Test a Witness’s Memory of a Suspect Only Once

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2021
Authors
Wixted, John T.
Wells, Gary L.
Loftus, Elizabeth F.
Garrett, Brandon L.
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Psychology
Abstract
Eyewitness misidentifications are almost always made with high confidence in the courtroom. The courtroom is where eyewitnesses make their last identification of defendants suspected of (and charged with) committing a crime. But what did those same eyewitnesses do on the first identification test conducted early in a police investigation? Despite testifying with high confidence in court, many eyewitnesses also testified that they had initially identified the suspect with low confidence or failed to identify the suspect at all. Presenting a lineup leaves the eyewitness with a memory trace of the faces in the lineup, including that of the suspect. As a result, the memory signal generated by the face of that suspect will be stronger on a later test involving the same witness, even if the suspect is innocent. In that sense, testing memory contaminates memory. These considerations underscore the importance of a newly proposed recommendation for conducting eyewitness identifications: Avoid repeated identification procedures with the same witness and suspect. This recommendation applies not only to additional tests conducted by police investigators but also to the final test conducted in the courtroom, in front of the judge and jury.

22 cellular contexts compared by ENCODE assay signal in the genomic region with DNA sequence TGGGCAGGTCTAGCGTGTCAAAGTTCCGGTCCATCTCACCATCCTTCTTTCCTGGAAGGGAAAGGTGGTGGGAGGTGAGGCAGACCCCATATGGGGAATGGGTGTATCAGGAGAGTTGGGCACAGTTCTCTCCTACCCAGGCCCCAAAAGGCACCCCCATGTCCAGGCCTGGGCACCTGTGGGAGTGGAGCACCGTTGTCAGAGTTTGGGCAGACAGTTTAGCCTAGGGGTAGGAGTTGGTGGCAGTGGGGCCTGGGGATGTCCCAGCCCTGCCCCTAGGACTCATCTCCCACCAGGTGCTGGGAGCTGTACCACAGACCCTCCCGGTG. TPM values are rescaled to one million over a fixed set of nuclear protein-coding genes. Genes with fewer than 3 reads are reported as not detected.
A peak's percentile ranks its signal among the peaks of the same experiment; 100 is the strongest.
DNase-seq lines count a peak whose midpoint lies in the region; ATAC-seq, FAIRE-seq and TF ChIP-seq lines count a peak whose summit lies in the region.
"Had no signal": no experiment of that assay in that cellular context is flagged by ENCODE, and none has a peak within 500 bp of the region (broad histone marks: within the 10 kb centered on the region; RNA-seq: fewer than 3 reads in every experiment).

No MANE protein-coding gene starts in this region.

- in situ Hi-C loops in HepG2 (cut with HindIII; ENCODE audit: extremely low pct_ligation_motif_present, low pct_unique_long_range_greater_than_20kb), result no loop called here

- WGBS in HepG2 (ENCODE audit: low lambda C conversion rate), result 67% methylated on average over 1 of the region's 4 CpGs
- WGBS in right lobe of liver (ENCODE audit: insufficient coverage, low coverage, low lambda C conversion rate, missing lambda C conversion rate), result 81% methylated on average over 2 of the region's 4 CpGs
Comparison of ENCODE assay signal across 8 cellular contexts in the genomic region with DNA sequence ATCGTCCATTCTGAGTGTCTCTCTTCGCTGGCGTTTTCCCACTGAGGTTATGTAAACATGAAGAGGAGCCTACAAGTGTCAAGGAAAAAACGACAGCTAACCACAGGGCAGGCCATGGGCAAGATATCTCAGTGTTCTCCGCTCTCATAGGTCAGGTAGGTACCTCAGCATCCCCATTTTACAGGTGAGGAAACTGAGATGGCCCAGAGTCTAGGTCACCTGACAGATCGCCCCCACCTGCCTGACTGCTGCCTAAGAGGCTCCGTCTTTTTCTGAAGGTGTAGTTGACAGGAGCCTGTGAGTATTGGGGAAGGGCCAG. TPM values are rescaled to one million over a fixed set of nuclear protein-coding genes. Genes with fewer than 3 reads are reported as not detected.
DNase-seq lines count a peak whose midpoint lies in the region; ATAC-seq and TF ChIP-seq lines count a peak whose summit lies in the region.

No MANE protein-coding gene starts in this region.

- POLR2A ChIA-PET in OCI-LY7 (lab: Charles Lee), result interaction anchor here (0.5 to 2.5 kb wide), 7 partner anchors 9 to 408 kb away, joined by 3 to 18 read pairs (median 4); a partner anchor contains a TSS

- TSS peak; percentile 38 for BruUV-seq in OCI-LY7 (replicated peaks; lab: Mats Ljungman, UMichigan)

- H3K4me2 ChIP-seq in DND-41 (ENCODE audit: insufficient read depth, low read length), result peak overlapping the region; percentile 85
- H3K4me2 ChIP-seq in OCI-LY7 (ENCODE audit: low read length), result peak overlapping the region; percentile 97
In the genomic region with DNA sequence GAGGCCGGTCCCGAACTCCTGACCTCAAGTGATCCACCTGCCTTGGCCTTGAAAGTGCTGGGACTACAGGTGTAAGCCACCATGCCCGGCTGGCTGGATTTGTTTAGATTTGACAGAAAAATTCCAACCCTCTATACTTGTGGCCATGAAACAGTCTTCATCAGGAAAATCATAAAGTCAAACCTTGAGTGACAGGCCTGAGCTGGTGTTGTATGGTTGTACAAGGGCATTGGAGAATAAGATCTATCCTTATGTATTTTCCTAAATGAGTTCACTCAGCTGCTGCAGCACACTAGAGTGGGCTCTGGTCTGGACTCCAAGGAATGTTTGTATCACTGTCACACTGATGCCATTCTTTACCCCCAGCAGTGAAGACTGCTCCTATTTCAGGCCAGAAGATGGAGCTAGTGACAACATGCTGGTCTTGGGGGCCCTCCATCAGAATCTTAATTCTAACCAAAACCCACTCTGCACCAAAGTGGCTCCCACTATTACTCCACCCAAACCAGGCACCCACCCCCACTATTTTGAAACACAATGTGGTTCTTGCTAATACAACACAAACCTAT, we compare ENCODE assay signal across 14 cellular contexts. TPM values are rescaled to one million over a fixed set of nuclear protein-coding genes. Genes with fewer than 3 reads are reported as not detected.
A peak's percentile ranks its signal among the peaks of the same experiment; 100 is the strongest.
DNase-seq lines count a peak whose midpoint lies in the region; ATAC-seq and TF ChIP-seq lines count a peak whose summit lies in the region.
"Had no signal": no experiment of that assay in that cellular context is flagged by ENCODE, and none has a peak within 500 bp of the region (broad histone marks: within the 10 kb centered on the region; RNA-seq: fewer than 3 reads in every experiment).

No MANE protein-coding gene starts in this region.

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This Unpublished paper is done by John T. Wixted, Gary L. Wells, Elizabeth F. Loftus, & Brandon L. Garrett, Test a Witness’s Memory of a Suspect Only Once. 2021. Posted with permission.
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